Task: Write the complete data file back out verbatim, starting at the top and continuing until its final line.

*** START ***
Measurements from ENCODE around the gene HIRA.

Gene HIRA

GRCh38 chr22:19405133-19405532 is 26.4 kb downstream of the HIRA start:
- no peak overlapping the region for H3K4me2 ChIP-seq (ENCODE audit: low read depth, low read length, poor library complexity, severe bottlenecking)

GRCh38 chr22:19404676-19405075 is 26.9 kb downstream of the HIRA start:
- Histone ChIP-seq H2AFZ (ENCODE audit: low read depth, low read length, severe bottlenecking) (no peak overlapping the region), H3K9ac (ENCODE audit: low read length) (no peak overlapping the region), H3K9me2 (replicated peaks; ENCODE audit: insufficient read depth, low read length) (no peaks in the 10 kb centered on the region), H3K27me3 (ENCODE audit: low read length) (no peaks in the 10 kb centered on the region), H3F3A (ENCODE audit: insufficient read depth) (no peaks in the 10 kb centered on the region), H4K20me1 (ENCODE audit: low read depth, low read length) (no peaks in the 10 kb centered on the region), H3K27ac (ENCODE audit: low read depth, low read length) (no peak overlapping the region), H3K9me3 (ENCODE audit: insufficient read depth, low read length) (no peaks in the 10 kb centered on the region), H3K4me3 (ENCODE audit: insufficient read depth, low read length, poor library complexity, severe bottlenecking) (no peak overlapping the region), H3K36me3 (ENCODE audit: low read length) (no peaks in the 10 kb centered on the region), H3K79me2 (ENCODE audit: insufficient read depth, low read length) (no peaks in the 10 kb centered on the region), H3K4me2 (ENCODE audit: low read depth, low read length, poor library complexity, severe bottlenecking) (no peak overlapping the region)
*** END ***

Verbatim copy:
Measurements from ENCODE around the gene HIRA.

Gene HIRA

GRCh38 chr22:19405133-19405532 is 26.4 kb downstream of the HIRA start:
- no peak overlapping the region for H3K4me2 ChIP-seq (ENCODE audit: low read depth, low read length, poor library complexity, severe bottlenecking)

GRCh38 chr22:19404676-19405075 is 26.9 kb downstream of the HIRA start:
- Histone ChIP-seq H2AFZ (ENCODE audit: low read depth, low read length, severe bottlenecking) (no peak overlapping the region), H3K9ac (ENCODE audit: low read length) (no peak overlapping the region), H3K9me2 (replicated peaks; ENCODE audit: insufficient read depth, low read length) (no peaks in the 10 kb centered on the region), H3K27me3 (ENCODE audit: low read length) (no peaks in the 10 kb centered on the region), H3F3A (ENCODE audit: insufficient read depth) (no peaks in the 10 kb centered on the region), H4K20me1 (ENCODE audit: low read depth, low read length) (no peaks in the 10 kb centered on the region), H3K27ac (ENCODE audit: low read depth, low read length) (no peak overlapping the region), H3K9me3 (ENCODE audit: insufficient read depth, low read length) (no peaks in the 10 kb centered on the region), H3K4me3 (ENCODE audit: insufficient read depth, low read length, poor library complexity, severe bottlenecking) (no peak overlapping the region), H3K36me3 (ENCODE audit: low read length) (no peaks in the 10 kb centered on the region), H3K79me2 (ENCODE audit: insufficient read depth, low read length) (no peaks in the 10 kb centered on the region), H3K4me2 (ENCODE audit: low read depth, low read length, poor library complexity, severe bottlenecking) (no peak overlapping the region)